When you were a child, what was your response to this question: “What do you want to be when you grow up?”
My father, a dentist, had his own private practice in Roxboro, and my sister and I were his dental assistants. So we observed people, how they presented themselves when they came to the desk, their financial hardships. And my mom was a case manager (in addition to being a school teacher). She would bring us with her to visit clients she’d placed in nursing homes and senior living facilitates. That was the norm for us, and it made me interested in health care. Ultimately I decided I wanted to be a therapist or counselor, and even completed a high school research project on the factors that contribute to relationship decisions in teens.
RESEARCH IN 5 WORDS:
“Mindfulness and compassion reduce stress.”
Share the pivotal moment in your life that helped you choose your field of study.
During a clinical internship while attending North Carolina Central University, I observed patients and the factors that contributed to their mental health problems. I was intrigued how the team assessed one patient in particular, an African-American woman. For me, she was familiar — like my piano teacher or my aunt. I didn’t see her just as a patient, therefore the questions I would have asked her were different. I was frustrated by that. This was a great team of people and a diverse team of healthcare providers — it’s just they may not have had exposure to or weren’t trained for treating that culture. But that’s when I began thinking about culturally relevant health care provision. I decided I wanted to be a research psychologist to understand more about the factors that contribute to what we see in people and how to help other people see that so they can provide the best care.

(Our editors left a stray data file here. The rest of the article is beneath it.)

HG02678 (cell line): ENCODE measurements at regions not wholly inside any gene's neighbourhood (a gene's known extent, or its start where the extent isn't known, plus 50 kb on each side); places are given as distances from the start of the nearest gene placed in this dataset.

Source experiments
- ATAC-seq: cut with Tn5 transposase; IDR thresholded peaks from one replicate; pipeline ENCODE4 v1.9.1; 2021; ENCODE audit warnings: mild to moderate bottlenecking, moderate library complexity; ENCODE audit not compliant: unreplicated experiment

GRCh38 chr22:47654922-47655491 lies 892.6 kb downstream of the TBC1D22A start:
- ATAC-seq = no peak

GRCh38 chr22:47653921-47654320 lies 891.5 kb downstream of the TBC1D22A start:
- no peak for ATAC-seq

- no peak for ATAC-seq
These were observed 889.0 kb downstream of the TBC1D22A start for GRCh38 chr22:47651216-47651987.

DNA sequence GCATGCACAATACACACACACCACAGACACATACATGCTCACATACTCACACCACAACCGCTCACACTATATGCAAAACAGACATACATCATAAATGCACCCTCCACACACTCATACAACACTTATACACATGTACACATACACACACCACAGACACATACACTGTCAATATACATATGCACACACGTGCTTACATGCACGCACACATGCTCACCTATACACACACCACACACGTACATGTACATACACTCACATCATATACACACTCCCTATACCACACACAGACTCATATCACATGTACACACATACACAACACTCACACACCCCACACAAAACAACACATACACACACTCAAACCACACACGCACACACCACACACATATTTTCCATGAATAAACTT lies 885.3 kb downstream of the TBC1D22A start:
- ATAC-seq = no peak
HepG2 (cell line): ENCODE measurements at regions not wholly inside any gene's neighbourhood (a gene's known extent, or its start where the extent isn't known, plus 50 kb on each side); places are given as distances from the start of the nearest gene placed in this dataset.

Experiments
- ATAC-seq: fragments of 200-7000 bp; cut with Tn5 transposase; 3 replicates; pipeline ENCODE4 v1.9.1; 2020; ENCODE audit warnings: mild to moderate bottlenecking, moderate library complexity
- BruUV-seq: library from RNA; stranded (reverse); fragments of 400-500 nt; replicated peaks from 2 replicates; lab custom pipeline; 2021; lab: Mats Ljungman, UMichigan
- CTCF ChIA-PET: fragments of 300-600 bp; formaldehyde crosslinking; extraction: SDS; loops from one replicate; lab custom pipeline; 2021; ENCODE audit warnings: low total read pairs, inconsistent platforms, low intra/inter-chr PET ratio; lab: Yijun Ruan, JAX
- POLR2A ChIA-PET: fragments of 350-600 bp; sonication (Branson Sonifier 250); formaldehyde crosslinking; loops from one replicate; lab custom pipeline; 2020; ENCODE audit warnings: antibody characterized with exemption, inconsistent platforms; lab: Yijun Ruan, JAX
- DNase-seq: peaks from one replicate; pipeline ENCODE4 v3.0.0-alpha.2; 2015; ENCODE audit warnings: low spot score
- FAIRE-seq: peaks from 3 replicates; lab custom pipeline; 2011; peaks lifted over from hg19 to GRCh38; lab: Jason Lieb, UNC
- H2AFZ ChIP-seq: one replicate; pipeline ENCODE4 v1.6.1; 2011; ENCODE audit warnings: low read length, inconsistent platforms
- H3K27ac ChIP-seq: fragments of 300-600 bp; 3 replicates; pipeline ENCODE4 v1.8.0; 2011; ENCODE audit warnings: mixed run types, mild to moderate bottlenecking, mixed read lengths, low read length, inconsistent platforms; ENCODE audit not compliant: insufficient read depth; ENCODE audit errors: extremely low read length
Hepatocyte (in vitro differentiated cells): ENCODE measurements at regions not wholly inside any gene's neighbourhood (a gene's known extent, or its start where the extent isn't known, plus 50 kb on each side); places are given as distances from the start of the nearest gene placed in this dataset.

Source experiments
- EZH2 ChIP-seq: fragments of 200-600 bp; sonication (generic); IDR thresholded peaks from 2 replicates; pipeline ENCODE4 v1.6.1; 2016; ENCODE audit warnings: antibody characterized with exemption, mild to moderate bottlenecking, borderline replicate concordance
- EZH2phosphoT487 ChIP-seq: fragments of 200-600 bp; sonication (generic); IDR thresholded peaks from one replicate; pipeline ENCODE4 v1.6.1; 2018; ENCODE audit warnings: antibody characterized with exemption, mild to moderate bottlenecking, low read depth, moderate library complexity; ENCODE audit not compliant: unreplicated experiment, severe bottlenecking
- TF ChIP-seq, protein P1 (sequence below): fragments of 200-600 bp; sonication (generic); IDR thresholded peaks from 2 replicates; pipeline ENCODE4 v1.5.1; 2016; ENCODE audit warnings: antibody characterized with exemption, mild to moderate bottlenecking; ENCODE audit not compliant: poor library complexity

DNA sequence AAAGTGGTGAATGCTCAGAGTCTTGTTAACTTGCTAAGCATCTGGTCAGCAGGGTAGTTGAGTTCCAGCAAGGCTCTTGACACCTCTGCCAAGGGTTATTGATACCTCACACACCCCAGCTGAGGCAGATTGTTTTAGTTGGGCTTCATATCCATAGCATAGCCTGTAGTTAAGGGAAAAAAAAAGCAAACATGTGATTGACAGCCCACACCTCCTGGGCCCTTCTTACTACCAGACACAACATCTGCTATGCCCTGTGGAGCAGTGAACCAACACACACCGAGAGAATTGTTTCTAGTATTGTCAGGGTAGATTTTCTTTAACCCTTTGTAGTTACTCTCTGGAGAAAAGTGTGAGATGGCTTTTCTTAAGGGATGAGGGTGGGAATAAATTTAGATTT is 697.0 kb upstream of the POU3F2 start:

Tell us about a time you encountered a tricky problem. How did you handle it and what did you learn from it?
I used to get frustrated when I had to write and revise my papers and proposals because I could have used that time to directly help people instead. But I eventually learned it’s not just about what you can do in an eight-hour day with your own hands. Your research has the potential to reach people around the nation and the globe, multiplying your capacity to help others. Just last month, for example, I decided to transition out of an administrative position during this season of my career for that very reason. There’s a lot more that I want to do with my research, practice, and teaching scholarship — things that are important for me to focus on and finish. As much as I loved that role, I don’t want to lose momentum in my research, and I feel that I can take on more leadership roles once I am tenured. It wasn’t an easy decision to make, but I am certain it was the right one.
What are your passions outside of science?
My family — my husband and two daughters, who are 9 and 12. Both of my parents are from North Carolina, and we can trace roots on both sides to my grandparents’ great-great grandparents. Those branches still live in the same general community — one’s from Charlotte and one’s from the Lake Gaston region. So we are all passionate about family bonds.